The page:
- Sharon suggesting that a better interface between the Minister and Industry might be a good thing; given the ALP have put on the record how important the feel internet infrastructure is to our economic future, the idea of a specific internet subcommittee in Infrastructure Australia could have merit
- When we talked about what it would take to filter P2P traffic, and we discussed Deep Packet Inspection, Sharon grasped the concept quickly and remarked “that would be like the Government filtering every single phone call people make”, with the obvious inference that that sort of thing would not stand.
- In Sharon’s office at least, they’re getting about an even 50/50 split between people who support the filter vs those who object to it; when we talked further though, those who support it are really arguing the merits of censorship, where those arguing against it are taking more of the line above – arguing the specific weaknesses, failings and collateral damage of a mandatory filter.
So, in summary, I came away from my chat with Sharon more impressed than I expected to be; those of us in technology fields are used to politicians who don’t have a background in them trying to make decisions and laws about them: and generally making the wrong decisions. On the contrary, Sharon was cognizant of the fundamentals, and was willing to learn more and explore the consequences of the proposed plans.
I’d encourage anyone reading this to get in touch with their own local members. Feel free to use the approach above as a template if you’re interested. If you have success, please post a note in the comments explaining who you got a positive/negative hearing from. Before legislation goes before Parliament, it has to be discussed and voted on in Caucus, so if we can build a list of MPs who understand the issue, and support the principle of the ALP delivering an optional, opt-in filtered feed, if they’re going to waste our money on filtering at all, then we stand a much better chance.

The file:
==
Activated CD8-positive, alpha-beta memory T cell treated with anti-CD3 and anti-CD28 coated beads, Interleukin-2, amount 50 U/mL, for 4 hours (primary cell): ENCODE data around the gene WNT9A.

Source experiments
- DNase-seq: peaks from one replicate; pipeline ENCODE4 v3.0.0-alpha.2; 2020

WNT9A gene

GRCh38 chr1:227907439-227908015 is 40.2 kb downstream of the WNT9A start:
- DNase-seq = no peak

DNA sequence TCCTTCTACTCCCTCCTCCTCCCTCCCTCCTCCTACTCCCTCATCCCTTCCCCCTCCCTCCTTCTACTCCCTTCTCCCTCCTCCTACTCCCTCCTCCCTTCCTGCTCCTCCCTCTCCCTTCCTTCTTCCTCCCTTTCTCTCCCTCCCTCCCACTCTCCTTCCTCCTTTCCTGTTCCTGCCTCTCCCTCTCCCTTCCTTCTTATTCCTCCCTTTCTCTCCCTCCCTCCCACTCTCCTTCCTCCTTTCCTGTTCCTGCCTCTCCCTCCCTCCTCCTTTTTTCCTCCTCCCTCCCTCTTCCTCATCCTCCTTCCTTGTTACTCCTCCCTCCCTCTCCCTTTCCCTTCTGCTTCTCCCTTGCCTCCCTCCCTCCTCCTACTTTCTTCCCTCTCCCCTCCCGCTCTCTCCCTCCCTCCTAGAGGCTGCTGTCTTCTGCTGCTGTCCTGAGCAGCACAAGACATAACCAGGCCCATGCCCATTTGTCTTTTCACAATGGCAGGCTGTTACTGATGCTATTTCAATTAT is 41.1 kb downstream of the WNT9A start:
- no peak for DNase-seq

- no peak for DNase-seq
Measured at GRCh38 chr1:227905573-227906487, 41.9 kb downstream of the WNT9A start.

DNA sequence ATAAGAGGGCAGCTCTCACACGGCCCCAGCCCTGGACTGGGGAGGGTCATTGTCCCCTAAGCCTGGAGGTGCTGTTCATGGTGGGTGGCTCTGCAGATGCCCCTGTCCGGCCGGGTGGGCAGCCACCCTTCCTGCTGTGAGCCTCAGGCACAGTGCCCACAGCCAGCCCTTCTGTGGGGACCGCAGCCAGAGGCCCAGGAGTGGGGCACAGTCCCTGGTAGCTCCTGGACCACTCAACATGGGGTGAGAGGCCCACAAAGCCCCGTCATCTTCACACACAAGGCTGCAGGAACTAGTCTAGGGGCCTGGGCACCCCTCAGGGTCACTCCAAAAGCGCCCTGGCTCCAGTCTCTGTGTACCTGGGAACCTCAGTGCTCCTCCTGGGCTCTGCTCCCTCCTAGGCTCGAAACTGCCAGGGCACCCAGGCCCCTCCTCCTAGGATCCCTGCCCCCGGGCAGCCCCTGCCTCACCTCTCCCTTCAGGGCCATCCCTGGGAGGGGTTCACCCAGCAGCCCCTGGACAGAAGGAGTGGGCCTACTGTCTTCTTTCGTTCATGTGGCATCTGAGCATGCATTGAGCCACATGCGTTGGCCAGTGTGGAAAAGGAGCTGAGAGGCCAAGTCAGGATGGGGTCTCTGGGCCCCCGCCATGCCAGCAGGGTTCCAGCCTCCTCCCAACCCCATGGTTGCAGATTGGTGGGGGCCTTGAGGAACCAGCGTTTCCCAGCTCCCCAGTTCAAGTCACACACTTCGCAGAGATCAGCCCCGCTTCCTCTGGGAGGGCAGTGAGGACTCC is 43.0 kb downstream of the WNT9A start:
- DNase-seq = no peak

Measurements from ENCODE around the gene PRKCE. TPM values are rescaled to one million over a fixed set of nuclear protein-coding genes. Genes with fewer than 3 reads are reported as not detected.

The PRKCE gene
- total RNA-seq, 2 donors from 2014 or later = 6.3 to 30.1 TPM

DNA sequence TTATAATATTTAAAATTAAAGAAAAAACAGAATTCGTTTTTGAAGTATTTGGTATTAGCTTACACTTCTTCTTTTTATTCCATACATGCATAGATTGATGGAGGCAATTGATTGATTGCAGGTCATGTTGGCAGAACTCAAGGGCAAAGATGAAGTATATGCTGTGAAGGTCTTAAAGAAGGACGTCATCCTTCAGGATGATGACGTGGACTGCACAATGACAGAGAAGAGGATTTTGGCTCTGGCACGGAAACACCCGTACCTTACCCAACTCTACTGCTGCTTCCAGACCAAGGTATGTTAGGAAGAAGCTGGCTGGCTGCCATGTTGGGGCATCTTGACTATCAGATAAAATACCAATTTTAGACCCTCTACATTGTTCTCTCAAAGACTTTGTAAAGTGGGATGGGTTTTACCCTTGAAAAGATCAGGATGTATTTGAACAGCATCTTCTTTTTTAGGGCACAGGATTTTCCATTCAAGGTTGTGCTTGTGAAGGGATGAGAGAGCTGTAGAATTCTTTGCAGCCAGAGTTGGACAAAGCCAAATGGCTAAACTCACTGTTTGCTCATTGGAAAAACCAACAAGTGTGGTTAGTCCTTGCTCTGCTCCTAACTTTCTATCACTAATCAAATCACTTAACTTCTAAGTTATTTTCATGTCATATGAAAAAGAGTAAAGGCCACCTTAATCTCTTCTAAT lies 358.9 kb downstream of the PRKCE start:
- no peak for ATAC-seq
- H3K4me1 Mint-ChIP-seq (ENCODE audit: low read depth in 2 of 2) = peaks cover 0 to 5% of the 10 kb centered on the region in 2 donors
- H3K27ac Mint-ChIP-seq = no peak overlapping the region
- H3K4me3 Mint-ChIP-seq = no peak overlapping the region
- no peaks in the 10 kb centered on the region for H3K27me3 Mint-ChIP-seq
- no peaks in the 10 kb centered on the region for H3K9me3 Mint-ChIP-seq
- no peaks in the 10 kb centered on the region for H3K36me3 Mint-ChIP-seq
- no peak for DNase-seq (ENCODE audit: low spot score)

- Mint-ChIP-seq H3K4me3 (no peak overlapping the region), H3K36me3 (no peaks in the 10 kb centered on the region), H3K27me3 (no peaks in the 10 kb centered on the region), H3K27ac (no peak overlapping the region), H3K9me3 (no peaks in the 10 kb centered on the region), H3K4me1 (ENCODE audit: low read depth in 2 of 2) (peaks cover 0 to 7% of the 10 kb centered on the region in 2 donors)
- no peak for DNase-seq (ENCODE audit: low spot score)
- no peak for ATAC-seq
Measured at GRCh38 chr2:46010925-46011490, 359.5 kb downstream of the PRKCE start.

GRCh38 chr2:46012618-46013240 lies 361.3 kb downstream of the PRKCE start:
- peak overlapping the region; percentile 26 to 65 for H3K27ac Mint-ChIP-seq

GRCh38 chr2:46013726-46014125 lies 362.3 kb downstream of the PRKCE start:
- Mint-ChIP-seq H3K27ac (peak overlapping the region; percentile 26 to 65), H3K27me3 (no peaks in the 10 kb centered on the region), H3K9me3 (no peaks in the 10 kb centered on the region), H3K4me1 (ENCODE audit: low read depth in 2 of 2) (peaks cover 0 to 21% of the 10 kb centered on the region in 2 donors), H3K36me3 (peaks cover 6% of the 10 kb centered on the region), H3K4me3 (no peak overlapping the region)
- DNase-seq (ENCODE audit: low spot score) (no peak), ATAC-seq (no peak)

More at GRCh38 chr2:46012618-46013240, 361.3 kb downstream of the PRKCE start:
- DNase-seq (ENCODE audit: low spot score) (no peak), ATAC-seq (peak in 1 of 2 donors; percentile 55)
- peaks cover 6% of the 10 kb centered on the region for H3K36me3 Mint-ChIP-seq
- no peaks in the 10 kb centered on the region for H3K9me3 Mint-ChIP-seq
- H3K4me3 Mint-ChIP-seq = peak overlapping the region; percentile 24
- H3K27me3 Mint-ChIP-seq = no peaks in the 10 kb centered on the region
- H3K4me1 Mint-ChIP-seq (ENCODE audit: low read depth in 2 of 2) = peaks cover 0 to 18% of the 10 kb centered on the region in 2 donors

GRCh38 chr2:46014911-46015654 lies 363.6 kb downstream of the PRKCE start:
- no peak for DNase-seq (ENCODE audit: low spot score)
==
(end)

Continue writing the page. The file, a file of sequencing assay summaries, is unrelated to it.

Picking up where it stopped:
It’s great to see that you went ahead with this. It amazes me how little most Australians have to do with their member of Parliament.
I wrote my member a letter (Kevin Rudd) about the increase of the First Home Buyer’s Grant for existing homes (I don’t agree with it), but all I got was a substandard pre-formatted response. A meeting is a much better idea.
Great post and action Geoff, and great to hear some intelligent conversation took place – now, who are going to tag next? 😉
Good question Pat: perhaps we could get @mattlandauer on the case to give us a google docs spreadsheet of the MPs, and then people could put in dibs to meet with them?
Have a look at http://www.openaustralia.org/mps/?f=csv and see if that fits the bill. That link is available on the right hand side of the all representatives page of OpenAustralia http://www.openaustralia.org/mps/.
Thanks Matt, that’s awesome. And I’m lazy apparently – what an easy link to see.
I’ve turned it into a Google Docs spreadsheet, which everyone can find at http://spreadsheets.google.com/ccc?key=paG-OowBO9g-C8u-uOPbDHg . It would be awesome if people could call dibs on their local member and call or email them and ask for a meeting.
Thanks for alerting me to your posting – it is a reallu ethical approach to let MPs know after a meeting if you’re going to follow up like this and i appreciate the heads up. I think your advice to other campaigners is very sound and the positive approach it is the best way to go with other MPs. I found our meeting extremely useful and seriously appreciated your time in discussing what can be a complex issue with me so I’m well informed in the debates within the party room.